One reason given for transferring juveniles to criminal court is that the juvenile court cannot provide adequate sanctions for some offenses. Research on the likelihood and length of sentence in criminal versus juvenile court has mixed results. Brown and Langan (1998), in a national sample, found that a higher percentage of juveniles transferred to adult court were sentenced to incarceration than were those who remained in juvenile court: 63 percent of juveniles transferred to criminal court were sentenced to prison terms and 16 percent to jail terms. Prison sentences averaged 9.25 years. Only 21 percent were given probation. In comparison, only 31 percent of juveniles found guilty of person offenses in juvenile court were sentenced to out-of-home placement, and 53 percent were put on probation (Stahl et al., 1999).
A comparison of robbery and burglary cases in New Jersey and New York suggested that processing juveniles in the criminal court resulted in higher rates of incarceration, but not lengthier sentences than processing in the juvenile court (Fagan, 1995). Fagan also found higher rates of rearrest and reincarceration among young people processed for robbery in the criminal courts than in the juvenile courts; no such differences were found for burglary cases. A comparison of cases transferred to adult court with those adjudicated in juvenile court in St. Louis found that transferred youth did not receive greater punishment than they would have received in juvenile court (Kinder et al., 1995). The U.S. General Accounting Office (1995a) study of transferred juveniles found great variability in incarceration rates by state. In Vermont, for example, one-third of juveniles convicted of violent, property, or drug crimes in criminal court were incarcerated, while Minnesota incarcerated over 90 percent of the transferred juveniles convicted of those three types of crime. Pennsylvania incarcerated 90 percent of transferred juveniles in violent and drug offense cases, but only 10 percent in property cases.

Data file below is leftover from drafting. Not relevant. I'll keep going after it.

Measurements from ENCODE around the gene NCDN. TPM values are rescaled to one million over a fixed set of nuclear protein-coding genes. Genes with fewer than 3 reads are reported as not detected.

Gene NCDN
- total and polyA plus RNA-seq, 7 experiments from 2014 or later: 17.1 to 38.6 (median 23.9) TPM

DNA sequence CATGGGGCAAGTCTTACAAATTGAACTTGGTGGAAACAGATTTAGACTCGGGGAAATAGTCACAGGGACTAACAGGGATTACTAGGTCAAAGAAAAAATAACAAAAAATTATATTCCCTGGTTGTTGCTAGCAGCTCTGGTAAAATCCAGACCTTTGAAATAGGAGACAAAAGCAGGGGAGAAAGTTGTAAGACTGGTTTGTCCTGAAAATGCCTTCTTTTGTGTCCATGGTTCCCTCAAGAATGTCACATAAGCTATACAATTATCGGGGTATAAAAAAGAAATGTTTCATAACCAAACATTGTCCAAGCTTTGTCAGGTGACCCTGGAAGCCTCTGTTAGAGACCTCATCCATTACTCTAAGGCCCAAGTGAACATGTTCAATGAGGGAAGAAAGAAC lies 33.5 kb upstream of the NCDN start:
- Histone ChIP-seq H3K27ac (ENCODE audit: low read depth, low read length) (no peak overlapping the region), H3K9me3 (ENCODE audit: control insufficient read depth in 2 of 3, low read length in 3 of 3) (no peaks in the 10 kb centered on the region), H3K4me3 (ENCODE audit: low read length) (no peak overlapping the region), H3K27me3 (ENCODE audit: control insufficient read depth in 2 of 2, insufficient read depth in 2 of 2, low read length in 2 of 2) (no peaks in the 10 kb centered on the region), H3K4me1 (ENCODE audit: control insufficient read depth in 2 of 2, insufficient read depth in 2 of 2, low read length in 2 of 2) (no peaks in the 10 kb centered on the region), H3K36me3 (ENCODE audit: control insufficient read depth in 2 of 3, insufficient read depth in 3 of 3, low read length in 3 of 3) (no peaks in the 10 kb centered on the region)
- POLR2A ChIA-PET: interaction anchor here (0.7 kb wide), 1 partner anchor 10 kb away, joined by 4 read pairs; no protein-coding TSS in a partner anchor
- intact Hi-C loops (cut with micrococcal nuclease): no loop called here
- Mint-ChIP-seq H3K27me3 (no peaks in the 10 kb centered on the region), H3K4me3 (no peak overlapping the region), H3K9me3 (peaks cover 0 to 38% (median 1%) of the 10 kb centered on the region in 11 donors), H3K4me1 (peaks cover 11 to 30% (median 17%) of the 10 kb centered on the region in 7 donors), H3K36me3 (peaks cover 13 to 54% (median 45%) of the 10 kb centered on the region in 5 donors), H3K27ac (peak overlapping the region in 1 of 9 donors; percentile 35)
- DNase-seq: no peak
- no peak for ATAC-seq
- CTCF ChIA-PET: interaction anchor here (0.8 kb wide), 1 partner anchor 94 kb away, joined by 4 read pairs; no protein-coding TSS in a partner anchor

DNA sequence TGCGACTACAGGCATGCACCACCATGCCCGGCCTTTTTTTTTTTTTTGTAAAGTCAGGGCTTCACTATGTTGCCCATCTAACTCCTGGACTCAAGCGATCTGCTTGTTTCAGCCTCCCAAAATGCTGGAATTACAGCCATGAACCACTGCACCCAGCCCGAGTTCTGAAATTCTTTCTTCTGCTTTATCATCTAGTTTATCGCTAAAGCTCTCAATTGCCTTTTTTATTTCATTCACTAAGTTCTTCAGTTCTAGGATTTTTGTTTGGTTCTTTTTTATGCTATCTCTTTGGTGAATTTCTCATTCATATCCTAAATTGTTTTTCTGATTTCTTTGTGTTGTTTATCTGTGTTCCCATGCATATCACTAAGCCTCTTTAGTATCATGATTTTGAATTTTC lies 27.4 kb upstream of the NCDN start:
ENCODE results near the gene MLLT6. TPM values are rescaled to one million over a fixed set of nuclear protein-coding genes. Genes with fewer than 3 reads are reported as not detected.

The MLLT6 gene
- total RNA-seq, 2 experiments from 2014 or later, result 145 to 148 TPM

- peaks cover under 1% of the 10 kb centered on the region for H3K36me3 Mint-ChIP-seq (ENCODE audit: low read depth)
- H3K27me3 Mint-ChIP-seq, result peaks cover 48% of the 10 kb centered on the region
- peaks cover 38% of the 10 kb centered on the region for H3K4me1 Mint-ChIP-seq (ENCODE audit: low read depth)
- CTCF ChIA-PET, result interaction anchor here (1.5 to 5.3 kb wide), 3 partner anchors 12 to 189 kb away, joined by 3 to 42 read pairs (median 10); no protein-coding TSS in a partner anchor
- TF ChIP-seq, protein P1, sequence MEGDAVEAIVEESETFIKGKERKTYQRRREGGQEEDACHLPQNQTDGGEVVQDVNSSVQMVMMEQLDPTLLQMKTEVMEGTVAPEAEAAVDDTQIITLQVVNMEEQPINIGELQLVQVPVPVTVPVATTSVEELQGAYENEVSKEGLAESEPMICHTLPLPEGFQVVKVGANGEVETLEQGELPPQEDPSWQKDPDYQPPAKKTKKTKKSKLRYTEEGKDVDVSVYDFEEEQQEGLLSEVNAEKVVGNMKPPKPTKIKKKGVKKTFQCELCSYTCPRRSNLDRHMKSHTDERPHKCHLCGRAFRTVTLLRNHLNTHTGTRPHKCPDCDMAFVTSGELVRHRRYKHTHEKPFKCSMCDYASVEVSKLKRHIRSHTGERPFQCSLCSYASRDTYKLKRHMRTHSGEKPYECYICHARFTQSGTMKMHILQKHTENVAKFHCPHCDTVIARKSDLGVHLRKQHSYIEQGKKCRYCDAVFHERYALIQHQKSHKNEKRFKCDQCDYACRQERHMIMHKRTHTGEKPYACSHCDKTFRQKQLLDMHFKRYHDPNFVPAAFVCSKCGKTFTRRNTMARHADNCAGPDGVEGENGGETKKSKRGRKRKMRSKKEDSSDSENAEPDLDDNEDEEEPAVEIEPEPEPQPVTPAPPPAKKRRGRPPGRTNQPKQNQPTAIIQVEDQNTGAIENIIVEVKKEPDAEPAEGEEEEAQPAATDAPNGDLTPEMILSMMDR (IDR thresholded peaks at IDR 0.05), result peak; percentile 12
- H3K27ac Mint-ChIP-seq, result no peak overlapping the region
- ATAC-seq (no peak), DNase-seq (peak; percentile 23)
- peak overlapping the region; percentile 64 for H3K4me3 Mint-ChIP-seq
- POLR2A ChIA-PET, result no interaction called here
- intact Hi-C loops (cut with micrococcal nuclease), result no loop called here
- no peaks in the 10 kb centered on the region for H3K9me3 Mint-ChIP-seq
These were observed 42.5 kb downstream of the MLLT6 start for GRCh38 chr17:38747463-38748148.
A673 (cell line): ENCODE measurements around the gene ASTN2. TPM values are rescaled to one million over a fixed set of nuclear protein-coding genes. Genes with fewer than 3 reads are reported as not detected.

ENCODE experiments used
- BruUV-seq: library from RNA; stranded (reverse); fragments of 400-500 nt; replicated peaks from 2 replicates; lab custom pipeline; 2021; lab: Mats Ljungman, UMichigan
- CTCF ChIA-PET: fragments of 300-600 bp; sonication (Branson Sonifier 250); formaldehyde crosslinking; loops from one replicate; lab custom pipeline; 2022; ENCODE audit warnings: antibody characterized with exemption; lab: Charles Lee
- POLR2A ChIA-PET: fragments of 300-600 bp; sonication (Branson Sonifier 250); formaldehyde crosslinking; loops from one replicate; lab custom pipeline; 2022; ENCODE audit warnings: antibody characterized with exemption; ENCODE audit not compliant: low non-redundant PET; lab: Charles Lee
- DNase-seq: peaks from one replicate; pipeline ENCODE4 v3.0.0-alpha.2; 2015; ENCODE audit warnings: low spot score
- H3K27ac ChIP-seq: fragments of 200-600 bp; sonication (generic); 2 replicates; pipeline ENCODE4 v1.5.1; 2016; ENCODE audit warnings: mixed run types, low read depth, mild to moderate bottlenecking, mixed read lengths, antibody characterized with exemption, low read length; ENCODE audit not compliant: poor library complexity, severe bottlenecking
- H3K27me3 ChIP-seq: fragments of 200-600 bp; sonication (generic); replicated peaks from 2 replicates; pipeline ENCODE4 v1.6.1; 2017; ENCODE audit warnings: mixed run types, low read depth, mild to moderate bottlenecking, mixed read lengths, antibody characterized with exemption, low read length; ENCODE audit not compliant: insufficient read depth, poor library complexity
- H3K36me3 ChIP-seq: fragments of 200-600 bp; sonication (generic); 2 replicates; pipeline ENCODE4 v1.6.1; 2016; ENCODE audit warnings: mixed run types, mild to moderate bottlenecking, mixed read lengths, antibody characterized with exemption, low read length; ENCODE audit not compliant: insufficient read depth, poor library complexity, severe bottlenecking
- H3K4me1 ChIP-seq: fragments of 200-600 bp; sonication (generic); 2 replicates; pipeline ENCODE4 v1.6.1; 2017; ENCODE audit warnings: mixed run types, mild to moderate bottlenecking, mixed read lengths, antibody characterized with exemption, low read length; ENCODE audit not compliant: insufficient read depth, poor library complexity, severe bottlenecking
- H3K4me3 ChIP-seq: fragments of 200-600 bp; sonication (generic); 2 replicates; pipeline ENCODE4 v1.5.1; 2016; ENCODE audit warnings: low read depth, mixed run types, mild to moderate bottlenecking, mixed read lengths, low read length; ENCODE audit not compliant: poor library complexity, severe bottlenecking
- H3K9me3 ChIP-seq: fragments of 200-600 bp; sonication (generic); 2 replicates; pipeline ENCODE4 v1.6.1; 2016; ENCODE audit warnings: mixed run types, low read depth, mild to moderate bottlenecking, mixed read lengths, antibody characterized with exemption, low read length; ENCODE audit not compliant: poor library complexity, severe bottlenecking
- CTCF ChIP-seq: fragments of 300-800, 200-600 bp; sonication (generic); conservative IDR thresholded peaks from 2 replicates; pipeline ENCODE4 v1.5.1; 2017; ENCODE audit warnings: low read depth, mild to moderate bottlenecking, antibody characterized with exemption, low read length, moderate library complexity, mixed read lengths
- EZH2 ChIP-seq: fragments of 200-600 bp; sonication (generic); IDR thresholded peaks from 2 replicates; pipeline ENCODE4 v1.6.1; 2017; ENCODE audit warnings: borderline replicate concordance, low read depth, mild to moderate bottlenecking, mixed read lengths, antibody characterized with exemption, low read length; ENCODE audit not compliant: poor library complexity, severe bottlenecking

There is some evidence that length of sentence varies in the juvenile and adult systems according to type of offense. For example, Podkopacz and Feld (1996) found in their Hennepin County, Minnesota study that for youths adjudicated of property offenses, the juvenile courts imposed longer sentences than did the criminal courts, while youths convicted of violent offenses in criminal courts received substantially longer sentences than their juvenile counterparts. Length of sentence and actual length of stay in a facility may differ, however. The length of stay in a juvenile facility appears, on average, to be much shorter than that in adult prison. Although national data on length of sentences given in juvenile court are not available, national average length of stay in long-term juvenile facili-